DRM (or Digital Rights Management) has been a contentious subject practically since the dawn of digital music. Many fans prefer their audio files to be free of locks, so they can enjoy their music across multiple platforms and players. The major labels (and some artists), on the other hand, have been reluctant to liberate their content, for fear of unchecked filesharing.
But it looks like DRM might finally be on the way out. Last week, Sony BMG finalized plans to remove copy protection from the music they sell digitally. Some are predicting the entire catalog will be available at digital retailers within months.
Sony follows EMI and Warner Music Group in forgoing anti-copy coding on MP3s. This represents a major development for the company, which endured the wrath of consumers back in 2005 when it placed a “rootkit” in its CDs that rendered personal computers vulnerable to all kinds of viral nastiness.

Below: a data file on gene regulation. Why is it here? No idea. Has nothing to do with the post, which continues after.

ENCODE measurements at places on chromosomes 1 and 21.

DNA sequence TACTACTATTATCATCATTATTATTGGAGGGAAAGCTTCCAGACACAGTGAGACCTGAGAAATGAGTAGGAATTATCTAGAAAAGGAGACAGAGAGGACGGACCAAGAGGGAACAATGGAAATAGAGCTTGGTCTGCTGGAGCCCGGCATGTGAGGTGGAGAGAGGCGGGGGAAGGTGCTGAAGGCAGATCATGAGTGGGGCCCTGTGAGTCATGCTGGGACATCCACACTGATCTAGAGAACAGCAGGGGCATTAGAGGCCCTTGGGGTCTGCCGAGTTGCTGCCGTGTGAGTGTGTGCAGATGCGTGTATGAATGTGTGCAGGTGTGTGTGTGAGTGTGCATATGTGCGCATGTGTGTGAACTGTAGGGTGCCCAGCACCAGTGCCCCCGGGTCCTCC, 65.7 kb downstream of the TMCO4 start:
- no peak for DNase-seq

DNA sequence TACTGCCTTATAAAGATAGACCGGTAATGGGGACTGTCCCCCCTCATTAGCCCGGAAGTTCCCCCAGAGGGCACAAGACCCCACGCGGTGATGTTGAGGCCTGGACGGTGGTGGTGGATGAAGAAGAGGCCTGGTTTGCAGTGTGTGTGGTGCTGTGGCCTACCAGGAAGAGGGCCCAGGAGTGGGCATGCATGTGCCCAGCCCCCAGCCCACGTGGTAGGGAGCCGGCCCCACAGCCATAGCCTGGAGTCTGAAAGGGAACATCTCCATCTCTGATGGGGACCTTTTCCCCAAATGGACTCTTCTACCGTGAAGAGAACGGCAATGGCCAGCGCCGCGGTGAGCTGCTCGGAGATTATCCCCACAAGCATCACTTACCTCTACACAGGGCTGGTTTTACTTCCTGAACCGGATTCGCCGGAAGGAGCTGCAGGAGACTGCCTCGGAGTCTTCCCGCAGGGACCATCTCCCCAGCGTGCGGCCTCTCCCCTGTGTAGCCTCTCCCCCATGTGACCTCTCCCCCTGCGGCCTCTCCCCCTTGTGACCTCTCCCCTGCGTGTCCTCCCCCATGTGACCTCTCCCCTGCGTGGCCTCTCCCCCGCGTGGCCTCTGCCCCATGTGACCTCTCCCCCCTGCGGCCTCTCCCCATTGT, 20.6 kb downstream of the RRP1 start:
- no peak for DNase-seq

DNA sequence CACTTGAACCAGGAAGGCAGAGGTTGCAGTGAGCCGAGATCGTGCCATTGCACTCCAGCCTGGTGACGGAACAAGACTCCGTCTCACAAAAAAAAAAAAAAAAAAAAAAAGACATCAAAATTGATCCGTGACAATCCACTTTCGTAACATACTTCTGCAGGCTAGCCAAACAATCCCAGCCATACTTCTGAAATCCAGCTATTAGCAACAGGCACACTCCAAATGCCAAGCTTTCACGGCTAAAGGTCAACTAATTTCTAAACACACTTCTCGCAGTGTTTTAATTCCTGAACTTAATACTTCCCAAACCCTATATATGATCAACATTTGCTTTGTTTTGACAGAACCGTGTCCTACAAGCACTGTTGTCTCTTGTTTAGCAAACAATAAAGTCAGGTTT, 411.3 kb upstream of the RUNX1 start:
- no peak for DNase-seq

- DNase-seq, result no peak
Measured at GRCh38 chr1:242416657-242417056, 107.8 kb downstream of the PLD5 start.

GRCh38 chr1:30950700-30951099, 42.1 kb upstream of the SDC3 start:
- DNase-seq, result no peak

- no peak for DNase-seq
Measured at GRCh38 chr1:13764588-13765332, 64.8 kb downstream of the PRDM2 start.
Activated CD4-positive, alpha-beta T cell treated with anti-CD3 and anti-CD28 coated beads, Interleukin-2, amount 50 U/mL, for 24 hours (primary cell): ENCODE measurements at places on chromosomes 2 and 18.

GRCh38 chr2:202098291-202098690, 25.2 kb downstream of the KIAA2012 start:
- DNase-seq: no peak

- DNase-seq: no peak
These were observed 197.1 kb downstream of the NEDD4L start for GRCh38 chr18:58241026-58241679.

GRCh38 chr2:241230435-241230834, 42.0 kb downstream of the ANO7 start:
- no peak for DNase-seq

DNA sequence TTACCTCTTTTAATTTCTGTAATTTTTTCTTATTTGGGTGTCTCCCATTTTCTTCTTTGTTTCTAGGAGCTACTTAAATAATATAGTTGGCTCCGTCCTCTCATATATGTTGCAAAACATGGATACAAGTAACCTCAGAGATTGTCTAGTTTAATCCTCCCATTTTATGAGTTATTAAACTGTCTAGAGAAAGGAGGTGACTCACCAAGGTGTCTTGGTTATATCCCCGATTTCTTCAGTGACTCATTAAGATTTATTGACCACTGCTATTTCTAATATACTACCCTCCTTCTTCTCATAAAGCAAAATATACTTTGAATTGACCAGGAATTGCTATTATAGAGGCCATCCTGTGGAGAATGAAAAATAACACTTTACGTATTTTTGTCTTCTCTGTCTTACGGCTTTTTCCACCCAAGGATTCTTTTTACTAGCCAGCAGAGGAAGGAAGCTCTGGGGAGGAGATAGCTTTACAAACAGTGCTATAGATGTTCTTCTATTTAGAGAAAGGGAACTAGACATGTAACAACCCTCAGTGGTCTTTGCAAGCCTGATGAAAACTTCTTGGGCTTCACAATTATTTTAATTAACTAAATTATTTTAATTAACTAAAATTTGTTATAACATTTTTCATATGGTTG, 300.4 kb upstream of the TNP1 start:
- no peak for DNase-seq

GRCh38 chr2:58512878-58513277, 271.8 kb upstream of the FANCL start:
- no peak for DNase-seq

And it’s not just the biggest labels that are going DRM-free — digital retailers are giving it a go, too. Napster just announced that it will convert its entire downloadable catalog to MP3, which is playable on pretty much every device on the market. It’s a good guess that iTunes will soon follow suit.
FMC has always supported artists’ right to be paid for their work, whether it ends up as a digital file, a webstream or a vinyl LP. But we also believe that a “licenses, not locks”-approach to digital distribution is the smartest solution to these issues. As music becomes less of a packaged product and more of a “service,” interoperability becomes even more key for consumers. In fact, frustration with DRM may have led folks many to the very file-sharing sites that the big labels spend so much time and money combating. We can only hope that dropping DRM will encourage more cross-platform opportunities for the legal purchase and streaming of music. Wouldn’t that be better for everyone?